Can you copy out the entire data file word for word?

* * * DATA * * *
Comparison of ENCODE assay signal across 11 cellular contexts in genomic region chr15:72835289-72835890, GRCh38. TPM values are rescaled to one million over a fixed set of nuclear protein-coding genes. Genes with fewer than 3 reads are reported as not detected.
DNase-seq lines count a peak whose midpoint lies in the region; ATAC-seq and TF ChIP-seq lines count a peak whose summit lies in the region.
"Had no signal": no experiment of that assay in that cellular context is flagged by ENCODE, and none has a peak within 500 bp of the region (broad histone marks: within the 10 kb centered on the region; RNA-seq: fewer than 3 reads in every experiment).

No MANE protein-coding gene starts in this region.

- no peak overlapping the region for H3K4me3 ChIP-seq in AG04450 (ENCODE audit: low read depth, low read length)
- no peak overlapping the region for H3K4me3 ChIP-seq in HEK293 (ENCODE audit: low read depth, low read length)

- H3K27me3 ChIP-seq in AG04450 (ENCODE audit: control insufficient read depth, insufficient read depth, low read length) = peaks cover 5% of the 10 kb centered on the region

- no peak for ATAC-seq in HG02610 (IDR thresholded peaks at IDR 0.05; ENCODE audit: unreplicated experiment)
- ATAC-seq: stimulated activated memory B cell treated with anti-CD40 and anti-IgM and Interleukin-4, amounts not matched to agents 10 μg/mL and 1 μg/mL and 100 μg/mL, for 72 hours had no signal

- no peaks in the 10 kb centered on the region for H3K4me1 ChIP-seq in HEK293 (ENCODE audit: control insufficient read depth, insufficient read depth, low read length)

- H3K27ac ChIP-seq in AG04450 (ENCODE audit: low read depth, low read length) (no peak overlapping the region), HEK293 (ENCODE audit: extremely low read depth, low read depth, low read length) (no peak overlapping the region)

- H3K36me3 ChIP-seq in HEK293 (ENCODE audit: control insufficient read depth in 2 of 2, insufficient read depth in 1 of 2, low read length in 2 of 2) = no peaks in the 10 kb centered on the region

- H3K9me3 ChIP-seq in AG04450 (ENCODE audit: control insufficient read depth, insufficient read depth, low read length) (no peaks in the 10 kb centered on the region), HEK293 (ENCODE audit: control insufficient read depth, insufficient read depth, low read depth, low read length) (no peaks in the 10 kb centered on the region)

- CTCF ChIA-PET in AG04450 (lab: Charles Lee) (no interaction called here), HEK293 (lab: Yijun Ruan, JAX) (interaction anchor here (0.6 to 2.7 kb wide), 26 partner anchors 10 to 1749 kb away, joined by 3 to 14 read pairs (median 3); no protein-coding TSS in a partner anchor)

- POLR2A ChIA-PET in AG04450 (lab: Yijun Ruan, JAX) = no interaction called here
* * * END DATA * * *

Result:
Comparison of ENCODE assay signal across 11 cellular contexts in genomic region chr15:72835289-72835890, GRCh38. TPM values are rescaled to one million over a fixed set of nuclear protein-coding genes. Genes with fewer than 3 reads are reported as not detected.
DNase-seq lines count a peak whose midpoint lies in the region; ATAC-seq and TF ChIP-seq lines count a peak whose summit lies in the region.
"Had no signal": no experiment of that assay in that cellular context is flagged by ENCODE, and none has a peak within 500 bp of the region (broad histone marks: within the 10 kb centered on the region; RNA-seq: fewer than 3 reads in every experiment).

No MANE protein-coding gene starts in this region.

- no peak overlapping the region for H3K4me3 ChIP-seq in AG04450 (ENCODE audit: low read depth, low read length)
- no peak overlapping the region for H3K4me3 ChIP-seq in HEK293 (ENCODE audit: low read depth, low read length)

- H3K27me3 ChIP-seq in AG04450 (ENCODE audit: control insufficient read depth, insufficient read depth, low read length) = peaks cover 5% of the 10 kb centered on the region

- no peak for ATAC-seq in HG02610 (IDR thresholded peaks at IDR 0.05; ENCODE audit: unreplicated experiment)
- ATAC-seq: stimulated activated memory B cell treated with anti-CD40 and anti-IgM and Interleukin-4, amounts not matched to agents 10 μg/mL and 1 μg/mL and 100 μg/mL, for 72 hours had no signal

- no peaks in the 10 kb centered on the region for H3K4me1 ChIP-seq in HEK293 (ENCODE audit: control insufficient read depth, insufficient read depth, low read length)

- H3K27ac ChIP-seq in AG04450 (ENCODE audit: low read depth, low read length) (no peak overlapping the region), HEK293 (ENCODE audit: extremely low read depth, low read depth, low read length) (no peak overlapping the region)

- H3K36me3 ChIP-seq in HEK293 (ENCODE audit: control insufficient read depth in 2 of 2, insufficient read depth in 1 of 2, low read length in 2 of 2) = no peaks in the 10 kb centered on the region

- H3K9me3 ChIP-seq in AG04450 (ENCODE audit: control insufficient read depth, insufficient read depth, low read length) (no peaks in the 10 kb centered on the region), HEK293 (ENCODE audit: control insufficient read depth, insufficient read depth, low read depth, low read length) (no peaks in the 10 kb centered on the region)

- CTCF ChIA-PET in AG04450 (lab: Charles Lee) (no interaction called here), HEK293 (lab: Yijun Ruan, JAX) (interaction anchor here (0.6 to 2.7 kb wide), 26 partner anchors 10 to 1749 kb away, joined by 3 to 14 read pairs (median 3); no protein-coding TSS in a partner anchor)

- POLR2A ChIA-PET in AG04450 (lab: Yijun Ruan, JAX) = no interaction called here